This July, Casper Magazine’s EIC Maria has been showcasing some of the techniques she uses to improve her work productivity, such as the Eisenhower Matrix. But as the month comes to a close, some of our staff will be sharing our favourite strategies for keeping on task.
As a writer, I often find my time getting away from me in one of two ways. Either my thoughts start to wander and I become easily distracted, or I get so fixated on finishing my task that I forget to step back when feeling stuck, ultimately getting less done than if I’d taken time to refresh. When I’m having a bad day, the Pomodoro Technique can help with both of these problems, structuring my time into bursts of productivity and breaks for recovering my energy.
The Pomodoro Technique was invented by Francesco Cirillo while he was at university in the 1980s. Finding it difficult to focus while studying, he grabbed a kitchen timer shaped like a tomato and set himself ten minutes to concentrate solely on his work. This initial brainwave is where the technique gets its name – ‘pomodoro’ is Italian for tomato. When Cirillo found that the timer really helped him, he experimented and refined the idea into the technique known across the world today.
The Pomodoro Technique outlines a way to block out your time so that you can use it more efficiently.
First, define the task you need to get done. For me, that’s usually writing an article, but you could also set out some planning, a research dive, or even string together a series of small admin tasks on a clear checklist. Knowing what you’re focusing on means you know what activities will count as getting off course.
Second, set yourself a timer for twenty-five minutes. Whether it’s on a phone or a kitchen timer, keep the countdown in view of your workspace.
Third, focus exclusively on your chosen task until the timer rings. No side-tracks, no checking notifications, just getting as much done as you possibly can on the job at hand.
Fourth, take a five-minute break. Step away from your work to stretch, check your phone, or get a hot drink. Make sure you have a timer for this, too, so you don’t miss the cut off time.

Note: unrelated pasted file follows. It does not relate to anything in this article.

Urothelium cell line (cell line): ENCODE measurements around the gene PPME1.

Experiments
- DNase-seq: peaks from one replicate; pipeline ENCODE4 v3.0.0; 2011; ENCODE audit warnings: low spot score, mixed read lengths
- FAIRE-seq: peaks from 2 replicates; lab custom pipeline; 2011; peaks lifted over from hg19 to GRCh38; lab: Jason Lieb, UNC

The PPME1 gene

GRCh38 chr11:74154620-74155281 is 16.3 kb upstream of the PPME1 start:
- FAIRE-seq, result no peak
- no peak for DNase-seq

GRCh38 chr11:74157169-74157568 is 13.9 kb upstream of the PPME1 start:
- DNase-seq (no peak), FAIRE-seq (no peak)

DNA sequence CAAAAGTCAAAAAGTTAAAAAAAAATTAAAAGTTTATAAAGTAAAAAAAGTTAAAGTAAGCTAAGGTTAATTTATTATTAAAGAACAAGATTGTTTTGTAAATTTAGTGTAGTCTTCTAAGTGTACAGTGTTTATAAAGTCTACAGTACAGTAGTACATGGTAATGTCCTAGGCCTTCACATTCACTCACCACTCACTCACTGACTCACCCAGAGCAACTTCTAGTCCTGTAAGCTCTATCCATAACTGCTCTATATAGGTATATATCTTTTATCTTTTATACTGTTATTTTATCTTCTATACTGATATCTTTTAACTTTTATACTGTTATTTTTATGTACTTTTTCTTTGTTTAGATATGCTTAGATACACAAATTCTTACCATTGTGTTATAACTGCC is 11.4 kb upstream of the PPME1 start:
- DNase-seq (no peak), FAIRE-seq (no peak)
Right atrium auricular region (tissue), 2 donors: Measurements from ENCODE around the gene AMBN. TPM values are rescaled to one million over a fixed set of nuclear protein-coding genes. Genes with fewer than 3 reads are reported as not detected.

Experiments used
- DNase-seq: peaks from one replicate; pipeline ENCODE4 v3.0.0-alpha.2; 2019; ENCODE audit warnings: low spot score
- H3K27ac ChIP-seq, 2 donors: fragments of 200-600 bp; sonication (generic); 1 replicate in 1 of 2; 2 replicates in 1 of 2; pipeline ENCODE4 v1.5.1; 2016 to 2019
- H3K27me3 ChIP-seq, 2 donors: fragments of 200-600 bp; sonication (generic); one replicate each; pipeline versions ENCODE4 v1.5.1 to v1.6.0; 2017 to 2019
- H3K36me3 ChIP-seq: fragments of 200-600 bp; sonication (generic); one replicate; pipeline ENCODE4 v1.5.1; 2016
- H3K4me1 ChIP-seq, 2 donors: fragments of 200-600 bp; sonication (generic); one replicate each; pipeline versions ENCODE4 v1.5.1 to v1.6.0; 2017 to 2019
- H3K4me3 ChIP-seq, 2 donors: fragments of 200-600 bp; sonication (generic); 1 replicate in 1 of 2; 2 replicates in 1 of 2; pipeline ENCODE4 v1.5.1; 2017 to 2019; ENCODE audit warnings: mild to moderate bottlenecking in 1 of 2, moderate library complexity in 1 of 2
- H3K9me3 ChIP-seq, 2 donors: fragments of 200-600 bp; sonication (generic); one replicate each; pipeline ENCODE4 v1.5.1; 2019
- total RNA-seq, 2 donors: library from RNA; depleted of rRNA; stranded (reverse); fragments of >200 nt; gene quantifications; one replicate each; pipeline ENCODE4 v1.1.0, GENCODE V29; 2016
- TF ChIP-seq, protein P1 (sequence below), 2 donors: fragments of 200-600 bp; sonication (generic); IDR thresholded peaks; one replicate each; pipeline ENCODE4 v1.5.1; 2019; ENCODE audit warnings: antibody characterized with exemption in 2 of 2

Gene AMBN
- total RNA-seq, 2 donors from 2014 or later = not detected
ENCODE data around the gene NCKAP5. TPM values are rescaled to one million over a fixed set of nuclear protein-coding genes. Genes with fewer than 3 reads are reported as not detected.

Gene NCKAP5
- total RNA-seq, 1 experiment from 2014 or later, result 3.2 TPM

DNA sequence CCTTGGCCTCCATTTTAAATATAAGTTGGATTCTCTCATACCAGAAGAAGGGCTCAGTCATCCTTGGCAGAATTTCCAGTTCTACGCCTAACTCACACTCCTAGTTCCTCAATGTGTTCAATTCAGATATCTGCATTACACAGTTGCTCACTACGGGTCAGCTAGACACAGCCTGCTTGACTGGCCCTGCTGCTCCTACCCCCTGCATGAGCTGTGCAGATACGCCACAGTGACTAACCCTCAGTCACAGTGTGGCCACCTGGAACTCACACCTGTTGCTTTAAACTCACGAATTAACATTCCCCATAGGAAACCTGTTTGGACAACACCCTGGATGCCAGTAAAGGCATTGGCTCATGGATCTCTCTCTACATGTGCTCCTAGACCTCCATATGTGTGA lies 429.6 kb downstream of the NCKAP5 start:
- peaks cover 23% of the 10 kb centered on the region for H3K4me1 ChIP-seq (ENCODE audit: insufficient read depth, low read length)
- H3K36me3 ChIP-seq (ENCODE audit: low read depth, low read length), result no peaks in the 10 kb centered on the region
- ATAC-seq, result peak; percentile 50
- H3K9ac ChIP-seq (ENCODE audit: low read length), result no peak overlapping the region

Congratulations, you’ve just completed one Pomodoro (one block of twenty-five minutes work + five minutes break)!
Fifth, repeat the cycle until you’ve managed three or four Pomodoros. Then, take a longer break of fifteen to thirty minutes.
Depending on your own work preferences and what you’re trying to achieve, you can also alter the timespans. If I’m doing a task where twenty-five minutes isn’t enough to build up momentum, I switch into blocks of forty-five minutes’ work with fifteen-minute breaks. On the other hand, for really short and boring tasks, I cut back to fifteen-minute bursts with two-minute breaks.
The Pomodoro Technique works for me because it takes the guilt out of managing my breaks. When I find my thoughts starting to drift or energy start to deplete, seeing that I’ve got just seven more minutes until I can let my focus run wild helps me power through that little bit more of my task before fully enjoying my time away from it.
And did I mention that the Pomodoro Technique is great for getting work done in the company of friends and colleagues? It’s hard to underestimate the excitement of spending twenty-five minutes in silence as everyone focuses on their own thing before you all burst to life during your five-minute break and chat about everything you were holding back during the work block.
While a plain old timer works just fine to keep track of your blocks, there are also a lot of apps that integrate additional features, like automatically switching between work and break periods. Personally, I’m a fan of Forest, which rewards you with a little tree for every successful Pomodoro and has a program for planting real trees to help save the planet, but this article has a list of apps with other useful features.
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